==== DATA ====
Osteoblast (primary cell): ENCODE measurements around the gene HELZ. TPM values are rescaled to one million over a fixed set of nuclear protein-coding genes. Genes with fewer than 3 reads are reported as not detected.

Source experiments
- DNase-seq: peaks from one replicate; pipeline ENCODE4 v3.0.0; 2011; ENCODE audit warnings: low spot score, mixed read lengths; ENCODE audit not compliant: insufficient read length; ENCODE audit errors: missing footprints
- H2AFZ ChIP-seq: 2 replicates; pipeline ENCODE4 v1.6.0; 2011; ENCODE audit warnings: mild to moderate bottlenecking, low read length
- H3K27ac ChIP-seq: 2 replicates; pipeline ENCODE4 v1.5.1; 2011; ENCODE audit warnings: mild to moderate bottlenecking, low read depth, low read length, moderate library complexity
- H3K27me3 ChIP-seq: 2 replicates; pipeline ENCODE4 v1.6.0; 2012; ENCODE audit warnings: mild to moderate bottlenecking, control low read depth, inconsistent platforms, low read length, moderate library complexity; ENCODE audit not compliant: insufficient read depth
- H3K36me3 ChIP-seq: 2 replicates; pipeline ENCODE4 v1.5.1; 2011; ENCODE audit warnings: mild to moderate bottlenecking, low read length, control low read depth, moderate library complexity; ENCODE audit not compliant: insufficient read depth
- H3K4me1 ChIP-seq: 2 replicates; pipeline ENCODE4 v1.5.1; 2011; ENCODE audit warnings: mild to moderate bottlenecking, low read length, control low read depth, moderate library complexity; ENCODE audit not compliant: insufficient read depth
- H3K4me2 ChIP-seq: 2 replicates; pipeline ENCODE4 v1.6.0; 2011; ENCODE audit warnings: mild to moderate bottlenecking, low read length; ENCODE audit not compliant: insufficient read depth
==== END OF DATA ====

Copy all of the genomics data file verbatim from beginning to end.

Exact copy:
Osteoblast (primary cell): ENCODE measurements around the gene HELZ. TPM values are rescaled to one million over a fixed set of nuclear protein-coding genes. Genes with fewer than 3 reads are reported as not detected.

Source experiments
- DNase-seq: peaks from one replicate; pipeline ENCODE4 v3.0.0; 2011; ENCODE audit warnings: low spot score, mixed read lengths; ENCODE audit not compliant: insufficient read length; ENCODE audit errors: missing footprints
- H2AFZ ChIP-seq: 2 replicates; pipeline ENCODE4 v1.6.0; 2011; ENCODE audit warnings: mild to moderate bottlenecking, low read length
- H3K27ac ChIP-seq: 2 replicates; pipeline ENCODE4 v1.5.1; 2011; ENCODE audit warnings: mild to moderate bottlenecking, low read depth, low read length, moderate library complexity
- H3K27me3 ChIP-seq: 2 replicates; pipeline ENCODE4 v1.6.0; 2012; ENCODE audit warnings: mild to moderate bottlenecking, control low read depth, inconsistent platforms, low read length, moderate library complexity; ENCODE audit not compliant: insufficient read depth
- H3K36me3 ChIP-seq: 2 replicates; pipeline ENCODE4 v1.5.1; 2011; ENCODE audit warnings: mild to moderate bottlenecking, low read length, control low read depth, moderate library complexity; ENCODE audit not compliant: insufficient read depth
- H3K4me1 ChIP-seq: 2 replicates; pipeline ENCODE4 v1.5.1; 2011; ENCODE audit warnings: mild to moderate bottlenecking, low read length, control low read depth, moderate library complexity; ENCODE audit not compliant: insufficient read depth
- H3K4me2 ChIP-seq: 2 replicates; pipeline ENCODE4 v1.6.0; 2011; ENCODE audit warnings: mild to moderate bottlenecking, low read length; ENCODE audit not compliant: insufficient read depth